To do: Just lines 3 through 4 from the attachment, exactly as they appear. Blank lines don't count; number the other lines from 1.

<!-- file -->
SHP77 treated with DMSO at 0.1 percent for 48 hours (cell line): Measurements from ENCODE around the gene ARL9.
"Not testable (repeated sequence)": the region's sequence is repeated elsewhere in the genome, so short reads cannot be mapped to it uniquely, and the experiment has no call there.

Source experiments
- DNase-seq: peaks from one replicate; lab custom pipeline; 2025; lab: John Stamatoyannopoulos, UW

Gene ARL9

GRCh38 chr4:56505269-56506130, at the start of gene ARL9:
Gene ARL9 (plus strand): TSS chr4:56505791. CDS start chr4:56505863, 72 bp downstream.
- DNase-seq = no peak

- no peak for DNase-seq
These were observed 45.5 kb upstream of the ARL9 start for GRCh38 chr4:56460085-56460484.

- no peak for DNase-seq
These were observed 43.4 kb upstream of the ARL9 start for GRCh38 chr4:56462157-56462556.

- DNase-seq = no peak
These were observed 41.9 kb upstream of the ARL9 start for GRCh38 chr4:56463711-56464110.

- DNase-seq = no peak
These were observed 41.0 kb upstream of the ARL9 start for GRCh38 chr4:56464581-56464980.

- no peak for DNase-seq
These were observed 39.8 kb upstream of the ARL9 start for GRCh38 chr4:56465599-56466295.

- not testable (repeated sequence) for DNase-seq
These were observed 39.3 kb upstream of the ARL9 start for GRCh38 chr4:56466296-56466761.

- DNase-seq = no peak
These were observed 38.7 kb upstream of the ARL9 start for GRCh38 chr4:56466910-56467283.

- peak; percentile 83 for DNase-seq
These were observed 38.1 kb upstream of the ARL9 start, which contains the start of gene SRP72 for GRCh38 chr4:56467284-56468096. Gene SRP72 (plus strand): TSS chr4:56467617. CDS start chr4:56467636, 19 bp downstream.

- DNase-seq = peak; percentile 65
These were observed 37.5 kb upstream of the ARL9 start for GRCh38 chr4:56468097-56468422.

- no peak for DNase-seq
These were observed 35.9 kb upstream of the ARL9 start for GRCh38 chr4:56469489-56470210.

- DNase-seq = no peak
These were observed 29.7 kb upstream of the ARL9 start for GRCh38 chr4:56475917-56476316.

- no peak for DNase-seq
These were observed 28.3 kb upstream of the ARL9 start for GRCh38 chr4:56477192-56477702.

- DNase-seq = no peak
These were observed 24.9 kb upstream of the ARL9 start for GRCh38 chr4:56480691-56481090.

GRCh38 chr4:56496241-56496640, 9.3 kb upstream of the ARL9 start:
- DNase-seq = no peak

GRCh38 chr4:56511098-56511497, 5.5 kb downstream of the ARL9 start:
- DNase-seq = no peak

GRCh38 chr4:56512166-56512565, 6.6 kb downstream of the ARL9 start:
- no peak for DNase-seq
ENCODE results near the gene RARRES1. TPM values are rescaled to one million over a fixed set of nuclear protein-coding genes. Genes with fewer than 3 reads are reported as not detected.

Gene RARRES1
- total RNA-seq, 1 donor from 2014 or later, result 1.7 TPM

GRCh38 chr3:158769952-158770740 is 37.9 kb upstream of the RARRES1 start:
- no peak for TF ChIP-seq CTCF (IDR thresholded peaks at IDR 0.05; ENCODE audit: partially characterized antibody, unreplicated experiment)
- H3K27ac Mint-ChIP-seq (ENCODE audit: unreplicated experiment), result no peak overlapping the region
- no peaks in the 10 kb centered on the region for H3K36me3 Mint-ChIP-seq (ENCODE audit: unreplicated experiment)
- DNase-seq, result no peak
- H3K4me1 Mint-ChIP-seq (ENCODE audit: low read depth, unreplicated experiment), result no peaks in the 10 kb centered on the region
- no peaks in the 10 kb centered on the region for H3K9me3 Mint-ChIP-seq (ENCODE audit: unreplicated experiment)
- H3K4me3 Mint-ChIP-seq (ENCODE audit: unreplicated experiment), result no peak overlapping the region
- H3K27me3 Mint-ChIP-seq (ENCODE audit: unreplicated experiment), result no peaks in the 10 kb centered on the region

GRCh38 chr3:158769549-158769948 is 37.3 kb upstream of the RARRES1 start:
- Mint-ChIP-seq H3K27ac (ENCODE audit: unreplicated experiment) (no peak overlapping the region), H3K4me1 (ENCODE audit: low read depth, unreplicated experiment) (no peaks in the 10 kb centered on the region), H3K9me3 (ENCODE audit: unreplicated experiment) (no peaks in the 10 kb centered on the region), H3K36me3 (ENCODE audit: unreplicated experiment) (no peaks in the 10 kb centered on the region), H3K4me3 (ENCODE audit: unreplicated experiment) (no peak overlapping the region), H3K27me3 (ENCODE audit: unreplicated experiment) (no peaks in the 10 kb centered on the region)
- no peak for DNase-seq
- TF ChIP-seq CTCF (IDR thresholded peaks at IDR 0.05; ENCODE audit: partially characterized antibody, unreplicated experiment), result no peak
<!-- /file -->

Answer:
Source experiments
- DNase-seq: peaks from one replicate; lab custom pipeline; 2025; lab: John Stamatoyannopoulos, UW